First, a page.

That leaves us in a precarious situation. I believe in highlighting the positives and downplaying the negatives, yet there are times when this isn’t right. I know with proper care and aggressive interventions we’ll buy more time. The trick is not overselling this or fooling ourselves about the limitations and making sure we all have accurate information. In the past our sons rarely spoke with their doctors, yet they need the option to talk openly and as needed privately with their physicians about their health and care. Again, we’ve not been secretive with our sons, but because we manage their care it is necessary for Alice and me to be more involved and in the past this was sometimes overlooked. My sons are young adults and should have the freedom to ask questions about their health and treatment without worrying what mom or dad might think. The balance is not ceding all responsibility to discuss the difficult issues with their physicians, but ensuring we all understand the options including benefits, risks, side effects and the reality of how effective a treatment will actually be then discussing this together. Besides, they are taking all the risks and should have some say whether or not it is personally worth it.
I recently took Matthew to his final visit to Johns Hopkins as part of the REVERSE DMD Trial which is looking at the use of sildenafil to bolster heart function. After Matthew’s tests were completed I asked if the cardiologist who is one of the principle investigators would speak with Matthew. Dr. Judge spent a great deal of time explaining heart failure in DMD and treatment options including the realities of the risks, limitations and benefits of medication and devices in a calm and disciplined manner to Matthew and me. No sugar coating, just the facts. I was happy that Matthew asked questions concerning things he had read or had been told. Dr. Judge didn’t rush and explained things to Matthew’s satisfaction. This is what Alice and I have always done and it reassuring hearing a medical professional use the same technique we believe appropriate when talking about serious issues with our sons.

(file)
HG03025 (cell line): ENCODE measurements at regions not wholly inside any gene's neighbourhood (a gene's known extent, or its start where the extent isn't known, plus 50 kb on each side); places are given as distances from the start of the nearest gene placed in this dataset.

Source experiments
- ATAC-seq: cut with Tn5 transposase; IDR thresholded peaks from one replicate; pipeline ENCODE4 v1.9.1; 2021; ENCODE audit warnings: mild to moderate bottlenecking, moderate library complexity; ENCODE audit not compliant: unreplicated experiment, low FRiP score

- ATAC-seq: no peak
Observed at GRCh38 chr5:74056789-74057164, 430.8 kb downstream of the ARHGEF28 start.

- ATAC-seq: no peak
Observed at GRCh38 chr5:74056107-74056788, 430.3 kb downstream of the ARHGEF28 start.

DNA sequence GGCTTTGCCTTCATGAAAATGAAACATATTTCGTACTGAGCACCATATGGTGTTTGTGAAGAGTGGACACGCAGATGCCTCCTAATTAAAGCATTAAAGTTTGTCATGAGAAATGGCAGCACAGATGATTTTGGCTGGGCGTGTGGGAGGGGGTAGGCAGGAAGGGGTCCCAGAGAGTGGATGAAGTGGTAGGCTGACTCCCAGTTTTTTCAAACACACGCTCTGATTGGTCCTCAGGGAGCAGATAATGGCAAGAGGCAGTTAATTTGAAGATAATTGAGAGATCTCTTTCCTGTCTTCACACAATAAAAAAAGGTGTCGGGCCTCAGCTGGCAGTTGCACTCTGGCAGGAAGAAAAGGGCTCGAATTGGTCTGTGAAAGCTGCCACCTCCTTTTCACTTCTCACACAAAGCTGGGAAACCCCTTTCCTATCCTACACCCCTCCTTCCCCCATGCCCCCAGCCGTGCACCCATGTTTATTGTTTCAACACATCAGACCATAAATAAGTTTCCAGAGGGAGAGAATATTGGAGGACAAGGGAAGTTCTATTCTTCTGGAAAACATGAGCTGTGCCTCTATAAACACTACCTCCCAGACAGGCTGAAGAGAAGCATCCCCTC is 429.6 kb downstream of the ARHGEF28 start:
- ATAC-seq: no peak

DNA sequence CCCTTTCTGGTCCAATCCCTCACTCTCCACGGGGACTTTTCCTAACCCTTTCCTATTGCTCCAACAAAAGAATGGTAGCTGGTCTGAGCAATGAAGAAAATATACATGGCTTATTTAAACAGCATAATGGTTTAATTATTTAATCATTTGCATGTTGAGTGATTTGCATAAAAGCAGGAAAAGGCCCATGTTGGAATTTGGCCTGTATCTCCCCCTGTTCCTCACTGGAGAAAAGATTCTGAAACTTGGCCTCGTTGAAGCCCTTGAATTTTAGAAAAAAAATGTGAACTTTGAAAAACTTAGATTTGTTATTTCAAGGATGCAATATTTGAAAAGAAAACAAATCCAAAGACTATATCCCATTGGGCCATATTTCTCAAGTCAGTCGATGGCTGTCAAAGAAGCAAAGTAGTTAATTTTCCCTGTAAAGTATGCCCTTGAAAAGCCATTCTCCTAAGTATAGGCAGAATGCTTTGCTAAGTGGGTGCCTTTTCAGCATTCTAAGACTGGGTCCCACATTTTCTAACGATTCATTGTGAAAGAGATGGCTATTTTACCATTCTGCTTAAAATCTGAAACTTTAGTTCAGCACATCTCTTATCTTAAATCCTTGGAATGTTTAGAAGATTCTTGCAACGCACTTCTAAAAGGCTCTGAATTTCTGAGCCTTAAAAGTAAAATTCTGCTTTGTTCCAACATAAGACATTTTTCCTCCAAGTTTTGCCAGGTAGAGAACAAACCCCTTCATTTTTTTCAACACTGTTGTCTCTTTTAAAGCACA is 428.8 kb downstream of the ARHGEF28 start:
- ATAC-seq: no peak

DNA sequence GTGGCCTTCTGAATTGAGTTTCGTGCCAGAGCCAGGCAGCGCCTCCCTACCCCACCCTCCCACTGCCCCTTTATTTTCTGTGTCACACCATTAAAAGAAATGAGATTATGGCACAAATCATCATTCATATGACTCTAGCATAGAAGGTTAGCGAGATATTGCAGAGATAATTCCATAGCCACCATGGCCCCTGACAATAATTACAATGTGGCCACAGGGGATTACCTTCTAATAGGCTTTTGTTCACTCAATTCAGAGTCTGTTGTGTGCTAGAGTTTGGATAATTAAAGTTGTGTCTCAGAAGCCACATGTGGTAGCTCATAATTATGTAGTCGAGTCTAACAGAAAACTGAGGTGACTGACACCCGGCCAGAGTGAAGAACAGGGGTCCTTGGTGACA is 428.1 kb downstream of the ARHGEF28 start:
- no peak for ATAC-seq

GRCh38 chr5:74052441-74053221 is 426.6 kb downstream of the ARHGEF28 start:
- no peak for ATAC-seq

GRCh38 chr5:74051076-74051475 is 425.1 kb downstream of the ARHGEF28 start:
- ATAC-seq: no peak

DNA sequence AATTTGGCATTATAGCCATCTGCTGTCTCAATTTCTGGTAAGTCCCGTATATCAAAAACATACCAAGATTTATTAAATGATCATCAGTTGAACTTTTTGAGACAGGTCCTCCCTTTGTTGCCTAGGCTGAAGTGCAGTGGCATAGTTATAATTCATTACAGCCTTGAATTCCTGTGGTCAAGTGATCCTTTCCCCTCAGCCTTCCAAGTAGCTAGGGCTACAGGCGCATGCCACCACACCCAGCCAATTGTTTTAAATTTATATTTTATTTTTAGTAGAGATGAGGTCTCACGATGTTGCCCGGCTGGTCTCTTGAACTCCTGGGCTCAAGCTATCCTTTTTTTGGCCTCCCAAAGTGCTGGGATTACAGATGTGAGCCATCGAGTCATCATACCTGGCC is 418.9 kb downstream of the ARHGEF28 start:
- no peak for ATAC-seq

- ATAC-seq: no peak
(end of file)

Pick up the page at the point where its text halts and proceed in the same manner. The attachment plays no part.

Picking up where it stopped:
Should our frank discussions fail to quell Matthew’s angst about his condition there are others to whom we’ll turn. Knowing when someone needs additional help isn’t easy. Discussing serious medical problems is one thing, yet we also must consider avoiding or combating depression, the effects of social isolation, talking about end of life intervention options and living wills and advanced directives. We’ve already talked about advanced medical directives. I’m glad that conversation preceded this current situation and is in place. Matthew doesn’t think he needs to speak with a counselor, but we’ll keep all options open.
I know we’ll get through this new “test”. It’s not our first day at the rodeo, although this horse is harder to figure out. Over time my decisions have changed to reflect my sons’ needs, in part because we talk more openly, yet also because they are adults and are now assuming adult responsibilities. It doesn’t always make things easier, nor do I always agree. This is the least I can do for them. Sharing their burden is one thing, but telling them what to feel or how to decide is another. That is not an option. They have DMD, but they also have the right to be treated with respect and allowed to make important decision as they see fit. So, we’ll stick to being open with our sons knowing future questions and concerns won’t get any easier. With a bit of luck I’ll get better helping them along the way and we’ll all make it through another day.
Thank you for your frank and tender posts and comments.
Matthew does take a Beta Blocker and other medications for cardiac support. I'm happy to read this has helped Johnny and hope he remains well for a long time.
Is your son on a Beta-Blocker? Johnnys heart was showing decline and after we started a Beta-Blocker it improved and has stablized.
You need to be a member of PPMD Community to add comments!
Join PPMD Community